There are many memorable stories that have been shared on NSD’s social media pages such as the video shown below of Hershey, a yellow Labrador who was recently paired with Noah, a 10-year-old boy who has Autism. Though Hershey is highly trained to deal with the symptoms of Autism, she also provides basic companionship. When Noah was asked why he enjoys having Hershey as a friend, he responded, “Because that’s only one I got that I can play with.” As a volunteer and having worked with Hershey last fall, viewing posts like this not only brings happy tears to my eyes, but also makes me want to continue to give my time so more people and families in need can receive a service dog.
Today, many businesses have a harder time controlling their message as consumers have a stronger voice and it is harder to reach people who are watching less TV and reading fewer newspapers. Your organization may not have the opportunity to share adorable photos of puppies, but there are new opportunities for engage with their audience that didn’t exist 15 years ago. Whether you are in a B2B or B2C space, here are a few easy ways to improve your online engagement strategy.
Lessons for Others
Today, many businesses have a harder time controlling their message as consumers have a stronger voice and it is harder to reach people who are watching less TV and reading fewer newspapers. Your organization may not have the opportunity to share adorable photos of puppies, but there are ways to engage with their audience using the power of social media.
Here are a few easy ways to improve your online engagement strategy:
1) Ask a question. Seems straight forward, but ensure the question is thoughtful, pertains to your business, is open-ended and most importantly it is positive. Keep the conversation going by responding promptly to the comments you receive. Hosting a conference? Ask what keynote speaker or pressing topic your audience wants to hear. Own a restaurant? Ask what innovative flavour of ice cream they would like to see on the dessert menu.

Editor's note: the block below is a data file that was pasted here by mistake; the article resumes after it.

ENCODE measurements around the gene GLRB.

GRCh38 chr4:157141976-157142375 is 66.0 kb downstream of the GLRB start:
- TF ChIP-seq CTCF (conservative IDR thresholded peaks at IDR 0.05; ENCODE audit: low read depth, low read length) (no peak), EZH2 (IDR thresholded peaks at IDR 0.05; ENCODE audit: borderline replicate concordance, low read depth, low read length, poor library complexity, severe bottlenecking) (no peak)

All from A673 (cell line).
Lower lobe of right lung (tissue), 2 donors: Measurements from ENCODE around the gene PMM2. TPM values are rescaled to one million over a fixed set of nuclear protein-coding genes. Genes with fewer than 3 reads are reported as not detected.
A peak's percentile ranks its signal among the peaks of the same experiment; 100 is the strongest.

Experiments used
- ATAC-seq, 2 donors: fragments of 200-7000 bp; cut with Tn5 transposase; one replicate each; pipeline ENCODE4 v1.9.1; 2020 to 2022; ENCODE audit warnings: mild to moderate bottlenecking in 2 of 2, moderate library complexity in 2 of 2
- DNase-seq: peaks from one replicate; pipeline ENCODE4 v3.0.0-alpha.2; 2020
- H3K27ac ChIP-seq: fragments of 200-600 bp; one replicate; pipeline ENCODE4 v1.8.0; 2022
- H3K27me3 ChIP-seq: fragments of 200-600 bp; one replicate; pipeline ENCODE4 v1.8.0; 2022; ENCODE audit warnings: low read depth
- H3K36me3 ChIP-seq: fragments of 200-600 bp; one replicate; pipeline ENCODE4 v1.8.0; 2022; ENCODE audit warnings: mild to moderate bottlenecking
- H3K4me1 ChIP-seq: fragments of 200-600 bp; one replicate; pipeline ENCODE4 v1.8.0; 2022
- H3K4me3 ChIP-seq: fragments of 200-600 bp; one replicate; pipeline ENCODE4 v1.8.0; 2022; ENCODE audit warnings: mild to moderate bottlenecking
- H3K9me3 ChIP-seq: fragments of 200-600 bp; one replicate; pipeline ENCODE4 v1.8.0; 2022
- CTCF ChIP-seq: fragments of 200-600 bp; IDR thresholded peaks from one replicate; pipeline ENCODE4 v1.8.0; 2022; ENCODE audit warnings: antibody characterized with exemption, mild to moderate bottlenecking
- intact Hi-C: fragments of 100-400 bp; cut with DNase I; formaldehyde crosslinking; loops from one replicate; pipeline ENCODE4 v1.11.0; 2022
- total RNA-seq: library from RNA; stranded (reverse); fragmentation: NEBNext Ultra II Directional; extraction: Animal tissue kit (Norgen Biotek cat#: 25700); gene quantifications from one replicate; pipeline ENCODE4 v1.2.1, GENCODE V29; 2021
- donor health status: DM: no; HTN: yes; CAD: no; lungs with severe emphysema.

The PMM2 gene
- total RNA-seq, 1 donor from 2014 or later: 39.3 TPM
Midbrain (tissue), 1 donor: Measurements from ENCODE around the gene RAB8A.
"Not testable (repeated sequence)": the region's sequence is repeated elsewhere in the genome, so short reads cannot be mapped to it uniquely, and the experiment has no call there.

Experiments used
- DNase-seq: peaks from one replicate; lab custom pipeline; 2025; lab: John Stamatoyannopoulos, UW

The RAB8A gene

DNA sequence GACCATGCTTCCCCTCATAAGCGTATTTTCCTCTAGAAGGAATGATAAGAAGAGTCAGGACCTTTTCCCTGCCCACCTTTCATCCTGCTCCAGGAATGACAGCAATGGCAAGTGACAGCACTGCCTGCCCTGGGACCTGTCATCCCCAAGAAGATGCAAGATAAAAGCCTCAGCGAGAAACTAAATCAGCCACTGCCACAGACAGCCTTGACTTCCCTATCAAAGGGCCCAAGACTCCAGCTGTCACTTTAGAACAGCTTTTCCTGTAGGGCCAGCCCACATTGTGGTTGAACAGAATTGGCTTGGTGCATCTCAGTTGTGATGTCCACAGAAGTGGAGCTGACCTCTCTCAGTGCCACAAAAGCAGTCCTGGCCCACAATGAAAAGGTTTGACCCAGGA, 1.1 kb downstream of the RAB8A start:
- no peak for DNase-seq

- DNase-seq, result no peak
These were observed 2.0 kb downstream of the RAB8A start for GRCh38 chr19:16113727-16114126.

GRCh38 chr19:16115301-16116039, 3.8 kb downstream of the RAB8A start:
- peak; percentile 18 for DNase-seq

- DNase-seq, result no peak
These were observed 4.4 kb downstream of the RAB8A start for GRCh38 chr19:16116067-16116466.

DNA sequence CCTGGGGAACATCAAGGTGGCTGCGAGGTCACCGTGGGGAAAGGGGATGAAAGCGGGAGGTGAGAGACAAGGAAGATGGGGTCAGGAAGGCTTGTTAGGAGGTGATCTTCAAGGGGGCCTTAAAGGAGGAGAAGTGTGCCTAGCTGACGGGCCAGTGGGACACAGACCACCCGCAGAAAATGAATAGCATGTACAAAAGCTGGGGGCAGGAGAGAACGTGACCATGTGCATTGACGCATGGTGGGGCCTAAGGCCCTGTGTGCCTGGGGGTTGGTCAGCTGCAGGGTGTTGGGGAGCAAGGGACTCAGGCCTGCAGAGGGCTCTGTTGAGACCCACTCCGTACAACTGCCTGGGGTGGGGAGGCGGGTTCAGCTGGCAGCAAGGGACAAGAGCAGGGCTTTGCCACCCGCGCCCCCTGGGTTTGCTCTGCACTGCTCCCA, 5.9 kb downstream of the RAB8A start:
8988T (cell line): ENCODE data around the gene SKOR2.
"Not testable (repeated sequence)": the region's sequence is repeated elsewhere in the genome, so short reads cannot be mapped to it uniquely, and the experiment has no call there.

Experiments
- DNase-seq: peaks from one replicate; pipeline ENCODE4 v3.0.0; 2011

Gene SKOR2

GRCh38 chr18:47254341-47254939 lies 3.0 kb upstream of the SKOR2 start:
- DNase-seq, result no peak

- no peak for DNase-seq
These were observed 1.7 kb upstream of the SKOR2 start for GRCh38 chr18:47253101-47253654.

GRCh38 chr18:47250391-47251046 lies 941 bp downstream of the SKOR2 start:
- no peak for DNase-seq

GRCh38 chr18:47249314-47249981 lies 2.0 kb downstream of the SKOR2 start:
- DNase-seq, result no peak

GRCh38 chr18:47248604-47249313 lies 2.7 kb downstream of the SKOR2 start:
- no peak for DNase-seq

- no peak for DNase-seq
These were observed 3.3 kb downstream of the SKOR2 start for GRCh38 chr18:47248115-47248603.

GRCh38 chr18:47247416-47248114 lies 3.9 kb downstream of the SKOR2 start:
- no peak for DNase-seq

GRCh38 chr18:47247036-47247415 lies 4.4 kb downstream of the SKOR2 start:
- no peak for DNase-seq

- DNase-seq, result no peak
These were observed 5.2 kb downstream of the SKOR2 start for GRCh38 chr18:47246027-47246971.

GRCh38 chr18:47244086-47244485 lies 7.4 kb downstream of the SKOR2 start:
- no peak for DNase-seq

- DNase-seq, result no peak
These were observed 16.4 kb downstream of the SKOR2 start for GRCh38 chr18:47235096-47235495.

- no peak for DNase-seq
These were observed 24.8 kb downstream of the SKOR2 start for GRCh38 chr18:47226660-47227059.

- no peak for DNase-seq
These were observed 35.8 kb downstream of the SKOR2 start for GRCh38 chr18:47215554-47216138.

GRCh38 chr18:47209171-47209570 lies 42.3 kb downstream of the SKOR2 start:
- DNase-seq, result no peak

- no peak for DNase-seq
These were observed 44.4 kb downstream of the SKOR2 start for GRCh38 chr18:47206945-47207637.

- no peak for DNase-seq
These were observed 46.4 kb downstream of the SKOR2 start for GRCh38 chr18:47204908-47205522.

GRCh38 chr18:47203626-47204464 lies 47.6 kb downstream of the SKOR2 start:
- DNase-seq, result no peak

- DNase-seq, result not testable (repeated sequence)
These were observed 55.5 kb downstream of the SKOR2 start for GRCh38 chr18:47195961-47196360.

2) Promote content from others. Have you ever noticed the more you like and share your friends’ content on Facebook, the more they engage with yours? The same goes for businesses. Whether you re-tweet a blog or even something a competitor did, sharing others’ content is what creates a community and increases the likelihood that they will share your content.
3) Be real. People want to know that there are real people within your organization so don’t be afraid to humanize your brand. Some organizations may prefer to use a more professional tone, but that doesn’t mean that you can’t add personality where possible or let your employees advocate online for your organization.
4) Create digestible content. People are busy so the easier you can make it for your audience to receive your message, the better. Think videos and visuals that quickly tell a story. Utilize banner space on social media platforms and ensure images are sized correctly.
Since every business is different there isn’t one approach that fits all. Don’t be afraid to experiment with different ways to engage your audience. Post-often, listen closely and reply with sincerity.
National Service Dogs
Industry: Certified Service Dogs
Name of Organization Contact: Rochelle Barber
Authored by: Kristy Smith
If you have concerns as to the accuracy of anything posted on this site, please send your concerns to Peter Carr, Program Director, Social Media for Business Performance.
How to Use Social Media to Engage Your Audience and Build Your Brand. (n.d.). Retrieved February 19, 2017, Hootsuite website, https://blog.hootsuite.com/how-to-use-social-media-to-engage-customers/
It’s Been 10 Years Since You Were Name TIME’s Person of the Year. Retrieved February 19, 2017, from TIME website, http://time.com/4586842/person-of-the-year-2006-2016/
National Service Dogs: History. (n.d.). Retrieved February 17, 2017 National Service Dogs website, http://www.nsd.on.ca/about/history/
Thompson, J. (2015, October 27). Eyes Upon Me [Web log message]. Retrieved from Mega Health at Work Blog, http://megahealth.ca/eyes-upon-me